I am cresting the hill next to a field near our house, half-running, half-walking on the gravel trail to avoid jolting a sleeping N in the jogging stroller. At the edge of the field, two tractors, a mower, and a rotary rake stand silent in the early morning mist. It's harvest time; the hay has been cut and raked into neat rows, and is now ready for baling. There is something immensely pleasing to me about the neat symmetry of the mowed field, waiting to be cleared.
At the bottom of the hill, there are black figures moving through the rows. As we get closer, suddenly I realize what I'm looking at: turkey vultures. Perhaps twenty of them, scattered through the field. I shudder as I pass them, quickening my pace. For some reason, looking at them feels like looking at death.
And yet, they are taking care of the field, too ... only clearing away the carrion left by the mower, which made hay, cutting down life in order to sustain other life. Most people think of harvest as a time of abundance. But that abundance is inextricably intertwined with loss. The hay is cut to sustain livestock through the winter. The vultures pick through the hay to find the rabbits and mice and voles who didn't escape the mower in time. Death brings life brings death brings the possibility of life again.
There are so many things that are like this, aren't there? We can't have abundance without loss; we can't have loss without abundance.
We've officially entered the season of the One Pot Wonder around here. Soups and stews and baked things dominate the menu at our house during the fall and winter, and I'm glad; I like both the kinds of things that simmer all day and the things I can throw into a pot and turn into a meal in a matter of minutes. This one is an unexpected twist on the harvest, too; people don't normally conjure broccoli when they think of fall -- usually we get stuck on pumpkins and winter squash and corn -- and I don't usually put tomatoes in broccoli soup. My husband calls bacon the Noble Meat; he's a chemical engineer, so he thinks of things in terms of the Periodic Table. But you don't need to use bacon to appreciate the harvest from a slightly different perspective; simply omit it for a vegetarian version.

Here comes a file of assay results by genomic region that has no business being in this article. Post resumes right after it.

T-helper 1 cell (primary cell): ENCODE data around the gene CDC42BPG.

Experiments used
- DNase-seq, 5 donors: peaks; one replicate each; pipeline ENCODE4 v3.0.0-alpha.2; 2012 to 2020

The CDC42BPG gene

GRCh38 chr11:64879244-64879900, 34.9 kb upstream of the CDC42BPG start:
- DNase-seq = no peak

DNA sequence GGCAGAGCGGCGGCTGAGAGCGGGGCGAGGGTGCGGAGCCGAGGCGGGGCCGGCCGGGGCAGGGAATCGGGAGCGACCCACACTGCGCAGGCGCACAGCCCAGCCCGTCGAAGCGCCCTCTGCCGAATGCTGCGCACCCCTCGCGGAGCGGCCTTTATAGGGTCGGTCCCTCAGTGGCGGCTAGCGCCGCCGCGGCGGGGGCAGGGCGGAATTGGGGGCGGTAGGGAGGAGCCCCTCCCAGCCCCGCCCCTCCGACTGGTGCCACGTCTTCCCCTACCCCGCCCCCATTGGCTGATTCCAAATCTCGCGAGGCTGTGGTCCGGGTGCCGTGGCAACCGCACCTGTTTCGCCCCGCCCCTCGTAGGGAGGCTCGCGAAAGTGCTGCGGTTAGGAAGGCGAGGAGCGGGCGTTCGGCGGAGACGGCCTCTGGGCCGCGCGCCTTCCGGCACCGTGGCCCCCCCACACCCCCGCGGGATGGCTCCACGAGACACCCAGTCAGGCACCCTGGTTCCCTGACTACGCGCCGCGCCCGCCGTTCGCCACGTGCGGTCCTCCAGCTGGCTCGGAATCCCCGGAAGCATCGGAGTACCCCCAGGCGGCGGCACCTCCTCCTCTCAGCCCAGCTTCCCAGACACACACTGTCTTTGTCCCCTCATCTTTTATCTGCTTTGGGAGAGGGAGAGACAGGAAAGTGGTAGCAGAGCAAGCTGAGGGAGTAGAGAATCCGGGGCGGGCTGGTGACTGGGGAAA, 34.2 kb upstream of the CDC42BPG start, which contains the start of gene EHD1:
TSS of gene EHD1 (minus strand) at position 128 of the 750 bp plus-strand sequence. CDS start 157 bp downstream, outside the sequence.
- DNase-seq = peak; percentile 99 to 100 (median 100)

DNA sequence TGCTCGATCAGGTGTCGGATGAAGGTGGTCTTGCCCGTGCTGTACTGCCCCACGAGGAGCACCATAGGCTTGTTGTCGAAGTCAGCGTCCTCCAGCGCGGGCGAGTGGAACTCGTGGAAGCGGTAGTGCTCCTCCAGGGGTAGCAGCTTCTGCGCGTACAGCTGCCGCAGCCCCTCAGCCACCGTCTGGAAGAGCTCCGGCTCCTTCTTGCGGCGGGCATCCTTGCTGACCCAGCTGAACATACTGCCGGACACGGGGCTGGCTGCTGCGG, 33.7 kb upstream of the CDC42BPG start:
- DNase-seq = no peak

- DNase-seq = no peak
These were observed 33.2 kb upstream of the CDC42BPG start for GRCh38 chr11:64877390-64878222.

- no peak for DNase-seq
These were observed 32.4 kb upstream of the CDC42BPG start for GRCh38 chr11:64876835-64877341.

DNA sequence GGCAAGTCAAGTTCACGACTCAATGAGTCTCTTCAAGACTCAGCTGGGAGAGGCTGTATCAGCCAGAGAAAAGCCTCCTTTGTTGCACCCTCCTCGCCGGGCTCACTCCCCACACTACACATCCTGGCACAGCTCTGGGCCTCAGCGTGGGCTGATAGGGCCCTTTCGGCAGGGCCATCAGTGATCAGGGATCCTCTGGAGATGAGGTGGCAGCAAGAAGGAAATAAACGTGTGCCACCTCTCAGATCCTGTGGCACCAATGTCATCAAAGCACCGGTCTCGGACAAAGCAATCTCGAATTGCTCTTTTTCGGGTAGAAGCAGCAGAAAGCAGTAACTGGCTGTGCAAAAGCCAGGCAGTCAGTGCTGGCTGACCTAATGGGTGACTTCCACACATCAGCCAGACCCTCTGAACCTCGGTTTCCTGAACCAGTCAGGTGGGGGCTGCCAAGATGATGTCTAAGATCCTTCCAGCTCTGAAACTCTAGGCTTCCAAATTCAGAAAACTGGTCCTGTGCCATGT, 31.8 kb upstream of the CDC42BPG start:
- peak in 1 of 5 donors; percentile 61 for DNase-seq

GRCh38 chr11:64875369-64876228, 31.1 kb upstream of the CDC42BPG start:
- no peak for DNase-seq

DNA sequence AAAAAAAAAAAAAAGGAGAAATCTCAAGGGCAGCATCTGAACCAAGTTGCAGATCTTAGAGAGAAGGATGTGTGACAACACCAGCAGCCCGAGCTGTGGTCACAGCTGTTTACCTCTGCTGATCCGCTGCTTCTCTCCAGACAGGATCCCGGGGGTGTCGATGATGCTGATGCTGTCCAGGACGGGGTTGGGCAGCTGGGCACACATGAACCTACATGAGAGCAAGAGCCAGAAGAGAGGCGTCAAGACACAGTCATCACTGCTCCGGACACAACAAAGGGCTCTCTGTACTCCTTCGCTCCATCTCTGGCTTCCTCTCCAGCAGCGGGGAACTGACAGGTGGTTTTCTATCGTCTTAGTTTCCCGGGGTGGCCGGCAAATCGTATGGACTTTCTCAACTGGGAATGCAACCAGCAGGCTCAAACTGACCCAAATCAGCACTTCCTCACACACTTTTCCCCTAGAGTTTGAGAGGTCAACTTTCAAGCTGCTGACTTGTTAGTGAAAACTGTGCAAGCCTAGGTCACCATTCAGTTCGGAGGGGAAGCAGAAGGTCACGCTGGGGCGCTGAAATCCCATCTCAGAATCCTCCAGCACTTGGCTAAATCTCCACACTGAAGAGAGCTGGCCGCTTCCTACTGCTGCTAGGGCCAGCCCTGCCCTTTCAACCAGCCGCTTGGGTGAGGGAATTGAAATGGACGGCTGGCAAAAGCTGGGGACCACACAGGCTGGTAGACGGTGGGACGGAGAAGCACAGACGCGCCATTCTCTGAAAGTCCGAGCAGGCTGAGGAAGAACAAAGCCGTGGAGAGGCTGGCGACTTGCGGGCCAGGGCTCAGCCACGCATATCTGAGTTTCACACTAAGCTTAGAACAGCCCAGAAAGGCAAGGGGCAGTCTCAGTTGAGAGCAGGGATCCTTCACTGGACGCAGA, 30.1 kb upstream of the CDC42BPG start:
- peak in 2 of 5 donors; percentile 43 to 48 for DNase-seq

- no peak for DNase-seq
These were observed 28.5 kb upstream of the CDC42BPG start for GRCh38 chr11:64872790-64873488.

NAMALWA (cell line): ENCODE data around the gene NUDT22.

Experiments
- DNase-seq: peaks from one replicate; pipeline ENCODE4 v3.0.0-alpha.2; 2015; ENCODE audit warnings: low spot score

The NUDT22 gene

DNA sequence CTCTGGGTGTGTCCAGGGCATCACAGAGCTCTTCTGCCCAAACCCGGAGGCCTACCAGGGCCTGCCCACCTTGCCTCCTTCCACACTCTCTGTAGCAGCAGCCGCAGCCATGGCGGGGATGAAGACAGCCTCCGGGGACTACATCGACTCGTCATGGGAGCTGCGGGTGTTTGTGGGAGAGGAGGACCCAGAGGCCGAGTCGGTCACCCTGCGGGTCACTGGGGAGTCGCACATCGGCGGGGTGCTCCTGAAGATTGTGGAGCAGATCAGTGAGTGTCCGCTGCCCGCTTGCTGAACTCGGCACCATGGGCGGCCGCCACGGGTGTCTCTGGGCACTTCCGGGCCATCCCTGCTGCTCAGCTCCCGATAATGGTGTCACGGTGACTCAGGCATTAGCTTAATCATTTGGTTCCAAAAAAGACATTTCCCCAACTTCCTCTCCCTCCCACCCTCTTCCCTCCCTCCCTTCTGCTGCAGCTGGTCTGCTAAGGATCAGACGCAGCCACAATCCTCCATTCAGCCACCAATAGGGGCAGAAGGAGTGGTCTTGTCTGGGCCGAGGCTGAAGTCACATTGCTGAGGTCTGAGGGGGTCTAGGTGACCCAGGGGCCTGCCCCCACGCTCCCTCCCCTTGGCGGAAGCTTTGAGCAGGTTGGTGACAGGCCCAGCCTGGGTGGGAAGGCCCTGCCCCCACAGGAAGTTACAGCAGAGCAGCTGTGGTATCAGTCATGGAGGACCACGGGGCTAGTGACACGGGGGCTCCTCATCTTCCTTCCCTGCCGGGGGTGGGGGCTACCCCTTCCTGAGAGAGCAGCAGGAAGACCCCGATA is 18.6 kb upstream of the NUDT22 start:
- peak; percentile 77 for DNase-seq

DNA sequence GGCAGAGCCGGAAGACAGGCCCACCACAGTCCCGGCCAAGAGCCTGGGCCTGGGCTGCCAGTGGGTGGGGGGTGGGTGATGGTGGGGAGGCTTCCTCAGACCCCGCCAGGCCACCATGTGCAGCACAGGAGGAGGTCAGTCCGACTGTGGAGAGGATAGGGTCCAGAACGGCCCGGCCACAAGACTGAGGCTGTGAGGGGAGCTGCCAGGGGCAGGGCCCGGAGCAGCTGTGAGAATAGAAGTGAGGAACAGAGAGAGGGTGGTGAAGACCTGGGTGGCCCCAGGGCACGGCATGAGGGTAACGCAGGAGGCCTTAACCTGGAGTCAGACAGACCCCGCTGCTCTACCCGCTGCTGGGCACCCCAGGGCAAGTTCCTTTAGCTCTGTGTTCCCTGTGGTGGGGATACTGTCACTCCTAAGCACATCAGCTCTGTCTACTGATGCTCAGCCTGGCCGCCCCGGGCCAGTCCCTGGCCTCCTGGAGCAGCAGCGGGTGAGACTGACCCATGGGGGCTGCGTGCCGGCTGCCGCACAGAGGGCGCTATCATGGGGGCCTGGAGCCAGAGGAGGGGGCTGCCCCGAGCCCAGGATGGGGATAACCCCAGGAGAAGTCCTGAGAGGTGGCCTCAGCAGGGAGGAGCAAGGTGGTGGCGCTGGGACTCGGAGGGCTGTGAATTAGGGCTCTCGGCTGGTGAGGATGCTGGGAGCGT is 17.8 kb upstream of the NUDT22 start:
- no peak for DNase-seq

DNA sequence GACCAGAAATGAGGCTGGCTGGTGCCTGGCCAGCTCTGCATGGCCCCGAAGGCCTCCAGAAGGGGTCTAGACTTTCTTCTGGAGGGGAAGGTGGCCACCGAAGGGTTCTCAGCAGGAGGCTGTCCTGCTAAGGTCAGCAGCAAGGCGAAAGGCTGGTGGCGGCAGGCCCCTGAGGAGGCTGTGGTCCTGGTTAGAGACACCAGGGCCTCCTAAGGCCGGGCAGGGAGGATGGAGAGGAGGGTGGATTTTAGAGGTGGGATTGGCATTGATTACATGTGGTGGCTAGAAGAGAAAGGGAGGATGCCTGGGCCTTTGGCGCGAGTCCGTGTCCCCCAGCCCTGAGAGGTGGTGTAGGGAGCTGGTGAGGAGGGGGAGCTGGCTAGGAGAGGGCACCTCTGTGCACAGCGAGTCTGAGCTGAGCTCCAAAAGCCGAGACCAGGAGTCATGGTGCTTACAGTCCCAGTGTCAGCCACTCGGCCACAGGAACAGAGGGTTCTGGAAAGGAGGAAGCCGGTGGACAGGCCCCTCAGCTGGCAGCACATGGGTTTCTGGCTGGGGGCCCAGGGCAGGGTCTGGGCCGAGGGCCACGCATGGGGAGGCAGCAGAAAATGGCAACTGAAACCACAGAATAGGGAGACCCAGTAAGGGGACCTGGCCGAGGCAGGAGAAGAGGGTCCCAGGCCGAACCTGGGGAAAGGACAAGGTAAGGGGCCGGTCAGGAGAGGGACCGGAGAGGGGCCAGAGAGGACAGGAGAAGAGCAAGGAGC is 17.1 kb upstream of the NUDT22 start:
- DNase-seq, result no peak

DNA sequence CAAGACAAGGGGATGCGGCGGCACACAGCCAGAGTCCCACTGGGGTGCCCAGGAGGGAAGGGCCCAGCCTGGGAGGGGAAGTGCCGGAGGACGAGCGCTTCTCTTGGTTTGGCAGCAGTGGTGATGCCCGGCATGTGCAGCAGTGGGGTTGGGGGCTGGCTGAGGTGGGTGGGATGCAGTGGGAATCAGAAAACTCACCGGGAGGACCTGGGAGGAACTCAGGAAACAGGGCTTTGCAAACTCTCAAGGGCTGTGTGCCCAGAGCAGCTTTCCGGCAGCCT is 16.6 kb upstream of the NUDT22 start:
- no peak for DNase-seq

Broccoli Soup, Monastery Style (from the Monastery Soup Cookbook)
1 lb. broccoli
3 garlic cloves
6 c. water
6 parsley sprigs
4 strips lean bacon (or veggie bacon or smoky tofu or skip it entirely or perhaps use a smoky cheese below)
6 T. olive oil
1 6-oz can tomato paste
salt and pepper to taste
Gruyere or Parmesan cheese, grated
Wash the broccoli, slice into small pieces. Chop the garlic, parsley, and bacon.
Pour the olive oil into a soup pot, add the broccoli, garlic, parsley, and bacon, and saute them for a minute or two. Add the tomato paste and 2 cups warm water. Stir well. Cover the pot and allow the soup to cook for about 5 minutes.
Add the remaining water and cook the soup over medium heat for about 30 minutes. Add salt and pepper and simmer for a few minutes. Just before serving, puree the soup in a blender. Soup can be served hot or cold. Garnish hot soup at the last minute with some grated cheese.